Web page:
Commissioned for the exhibition “Given Time: Gifts and its Offerings” at Gallery Odyssey, Mumbai
The Constitution of India stipulates that it shall be the duty of every citizen of India to value and preserve the rich heritage of composite culture. We thus have a special responsibility for preservation of our heritage as one of our fundamental duties. Yet between 2008-2012, more than 2,208 sculptures and idols were looted from living temples across India. In addition, a recent report by the Comptroller and Auditor General of India notes that within the last ten years, 92 historic monuments have gone missing and are now ”not traceable.” Unlike what is happening in the Middle east, all this looting and iconoclasm happened during the time of peace.
In 2011, a joint team of Indian and American investigators arrested a New Delhi born and New York based collector and antiquities art dealer Subhash Kapoor and charged him with looting and smuggling more than 150 ancient sculptures and artifacts from India of an estimated price of $100 million. Sculptures sold through his gallery are now in collections around the world including the Metropolitan Museum in NY, the Cleveland Museum, the Art Institute of Chicago, National Gallery of Australia Canberra among many others. In addition, Kapoor himself, or through his surrogates, gifted hundreds of sculptures to such institutions that still lie in their permanent collection.
Were these exquisite sculptures ever Kapoor’s to gift? Who has the right to gift an object that does not belong to the individual? Shaurya Kumar’s work on display It’s mine; No It’s Mine; Now It’s Yours; No It’s Ours; Yes It’s Missing alludes to a gamut of contemporary issues under the paradigm of gift and its offerings. His work playfully proposes that inherent to the idea of gift giving is the notion of a relationship, a forging of social, emotional, political and psychological bond between the exchangers that must be enforced by a self-perpetuating balanced reciprocity whether voluntary or otherwise. Kumar’s work uses repatriation of 200 ancient Indian art objects and artifacts from U.S. President Barack Obama to Indian Prime Minister Narendra Modi during his recent visit to the United States as a symbol of gift exchange set on the premise of old Indian game of Chausar, often known for inherent manipulation and deceit. Blending together ideas of gift exchange, two way reciprocity, diplomacy, strategy and power, Kumar probes unsettling thoughts related to these iconic gifts, offered by powerful economies like the US, Australia, Germany and Singapore to India as a gesture of good faith, though the fate of these returned objects is yet to be known.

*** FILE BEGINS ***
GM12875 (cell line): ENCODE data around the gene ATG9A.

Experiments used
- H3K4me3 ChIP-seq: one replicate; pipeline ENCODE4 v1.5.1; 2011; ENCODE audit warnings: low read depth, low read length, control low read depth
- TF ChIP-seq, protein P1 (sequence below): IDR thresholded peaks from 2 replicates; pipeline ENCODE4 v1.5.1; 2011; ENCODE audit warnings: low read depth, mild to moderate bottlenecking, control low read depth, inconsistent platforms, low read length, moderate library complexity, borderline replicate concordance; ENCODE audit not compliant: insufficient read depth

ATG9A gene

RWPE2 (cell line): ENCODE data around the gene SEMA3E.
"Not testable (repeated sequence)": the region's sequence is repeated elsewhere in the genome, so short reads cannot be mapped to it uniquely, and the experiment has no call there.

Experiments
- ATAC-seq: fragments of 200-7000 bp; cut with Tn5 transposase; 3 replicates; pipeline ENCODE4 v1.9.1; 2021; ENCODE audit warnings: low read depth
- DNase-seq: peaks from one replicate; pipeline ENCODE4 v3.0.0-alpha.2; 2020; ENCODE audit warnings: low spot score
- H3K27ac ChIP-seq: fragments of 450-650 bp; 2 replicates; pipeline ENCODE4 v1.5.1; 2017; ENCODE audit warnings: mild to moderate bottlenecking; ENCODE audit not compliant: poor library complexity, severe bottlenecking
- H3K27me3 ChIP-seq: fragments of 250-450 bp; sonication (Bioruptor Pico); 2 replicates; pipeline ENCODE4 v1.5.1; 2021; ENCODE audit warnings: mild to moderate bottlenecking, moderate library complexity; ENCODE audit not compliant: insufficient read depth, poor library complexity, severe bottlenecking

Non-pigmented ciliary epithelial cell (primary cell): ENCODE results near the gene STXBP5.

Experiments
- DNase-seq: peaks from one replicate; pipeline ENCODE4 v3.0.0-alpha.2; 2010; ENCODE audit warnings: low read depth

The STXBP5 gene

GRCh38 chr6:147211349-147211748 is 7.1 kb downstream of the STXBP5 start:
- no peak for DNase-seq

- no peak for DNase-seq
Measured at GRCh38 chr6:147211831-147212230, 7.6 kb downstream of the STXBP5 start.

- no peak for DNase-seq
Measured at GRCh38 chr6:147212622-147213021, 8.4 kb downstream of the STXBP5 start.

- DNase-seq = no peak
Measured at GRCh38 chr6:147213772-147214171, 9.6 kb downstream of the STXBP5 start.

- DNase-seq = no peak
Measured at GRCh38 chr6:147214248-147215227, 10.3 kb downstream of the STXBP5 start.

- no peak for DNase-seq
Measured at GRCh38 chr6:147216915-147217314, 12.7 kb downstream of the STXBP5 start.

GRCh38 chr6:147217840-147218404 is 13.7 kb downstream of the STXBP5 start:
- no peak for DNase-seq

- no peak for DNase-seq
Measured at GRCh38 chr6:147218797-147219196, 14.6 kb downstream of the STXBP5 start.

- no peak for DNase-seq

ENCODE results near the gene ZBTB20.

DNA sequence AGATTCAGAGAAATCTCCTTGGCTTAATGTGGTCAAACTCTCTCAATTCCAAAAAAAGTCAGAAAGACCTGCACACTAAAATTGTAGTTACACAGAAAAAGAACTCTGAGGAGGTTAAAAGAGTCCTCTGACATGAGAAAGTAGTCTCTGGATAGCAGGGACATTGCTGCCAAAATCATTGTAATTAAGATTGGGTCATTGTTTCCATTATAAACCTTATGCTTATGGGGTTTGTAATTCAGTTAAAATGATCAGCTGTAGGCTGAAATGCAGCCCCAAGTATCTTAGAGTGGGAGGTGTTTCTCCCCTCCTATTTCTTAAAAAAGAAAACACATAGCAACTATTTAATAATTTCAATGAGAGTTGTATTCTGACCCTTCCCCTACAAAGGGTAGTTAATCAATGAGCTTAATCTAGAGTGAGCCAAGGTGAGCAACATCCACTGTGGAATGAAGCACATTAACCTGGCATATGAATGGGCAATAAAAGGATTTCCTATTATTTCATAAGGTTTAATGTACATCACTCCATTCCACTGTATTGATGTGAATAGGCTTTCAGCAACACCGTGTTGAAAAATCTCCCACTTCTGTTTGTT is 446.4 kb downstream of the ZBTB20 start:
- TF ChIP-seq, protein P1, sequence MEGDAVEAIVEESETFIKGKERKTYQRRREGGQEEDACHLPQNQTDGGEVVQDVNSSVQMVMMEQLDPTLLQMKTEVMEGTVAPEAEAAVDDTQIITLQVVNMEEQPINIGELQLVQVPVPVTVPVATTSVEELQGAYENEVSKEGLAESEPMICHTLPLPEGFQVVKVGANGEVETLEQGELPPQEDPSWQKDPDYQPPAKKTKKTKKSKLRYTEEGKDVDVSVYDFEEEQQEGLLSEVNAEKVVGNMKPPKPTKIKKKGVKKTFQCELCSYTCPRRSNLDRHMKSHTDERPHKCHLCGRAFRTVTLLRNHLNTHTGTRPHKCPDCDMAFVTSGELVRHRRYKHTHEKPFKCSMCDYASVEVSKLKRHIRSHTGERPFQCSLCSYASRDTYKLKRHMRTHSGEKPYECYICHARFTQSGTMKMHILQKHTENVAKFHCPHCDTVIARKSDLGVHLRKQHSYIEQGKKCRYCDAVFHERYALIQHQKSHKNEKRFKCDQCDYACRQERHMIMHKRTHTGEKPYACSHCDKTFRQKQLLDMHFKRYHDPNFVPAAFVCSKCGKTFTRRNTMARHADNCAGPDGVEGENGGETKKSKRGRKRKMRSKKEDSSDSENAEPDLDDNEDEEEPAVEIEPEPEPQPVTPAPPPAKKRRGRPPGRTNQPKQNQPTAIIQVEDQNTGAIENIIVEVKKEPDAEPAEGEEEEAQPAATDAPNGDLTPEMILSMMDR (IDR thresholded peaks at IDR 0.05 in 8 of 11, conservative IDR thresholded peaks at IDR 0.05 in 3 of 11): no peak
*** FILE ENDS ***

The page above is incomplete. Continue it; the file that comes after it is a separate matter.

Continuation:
Responding to this idea of gift and counter-gift, Kumar's work is set on a handwoven tapestry that is symbolic of a conduit of return of valuable Indian artifacts from different countries represented by their flag colors back to home i.e. India. However, these gifts also play the role of a pawn in the hands of diplomats and people of power that is symbolized by their plastic like material, as their value is undermined by their purpose. Kumar’s works have often addressed loss of aura when the original is transformed in its meaning and narrative due to transposition, marginalization and destruction. It addresses the new world of non-objects and questions the role of individuals and institutions that assign them their new meaning, often regressed and stripped of their original stature.
Lastly, Kumar carefully weighs resounding questions such as “Who defines history? To whom does the history belong? Who owns history? Is history Mine? No it's Mine! Now it's Yours." Through this satirical but playful work on display, he suggests the undercurrents of negotiations and counter negotiations of what belongs where and to whom, the fate of “lost and found” art objects and artifacts, and in a way the course of history itself, as decided by men of power and stroke of chance. There are no clear winners or losers but it’s only a give and take – of gifts and its offerings in disguise – to be reciprocated in a different time and context
In 2001, the monumental Buddha statues carved into limestone cliffs in Bamiyan, Afghanistan were destroyed by the Taliban. Mullah Omar, Taliban’s leader at the time remarked causally, “All we are breaking are stones…,” clearly a glib dismissal of cultural significance and a justification for iconoclasm.
Much of the artist’s work, thought and research in recent projects has been a response to the contemporary state of ruinous affair. Reflecting on loss, destruction, iconoclasm and marginalization. The work addresses how our understanding of history, culture and religion is constantly reinterpreted and distorted. Indicating notions of presence and absence, these works play with architectural ruins transient ephemera, and contextual displacements. This work Pittu examines the facet of human intervention; acts that change history and the relationship with the sacred object. The work recreates and rearranges the fallen and discarded elements of 8-10th century temples in the complex of Qutub Minar in New Delhi into a common street game often played by children. In this sculpture, a child’s game is evoked, where a stack of small stones is knocked over with a tennis ball and then rearranged. Architectural fragments replace the stones as if to remark that one culture “plays with” the remnants of a past culture it has supplanted.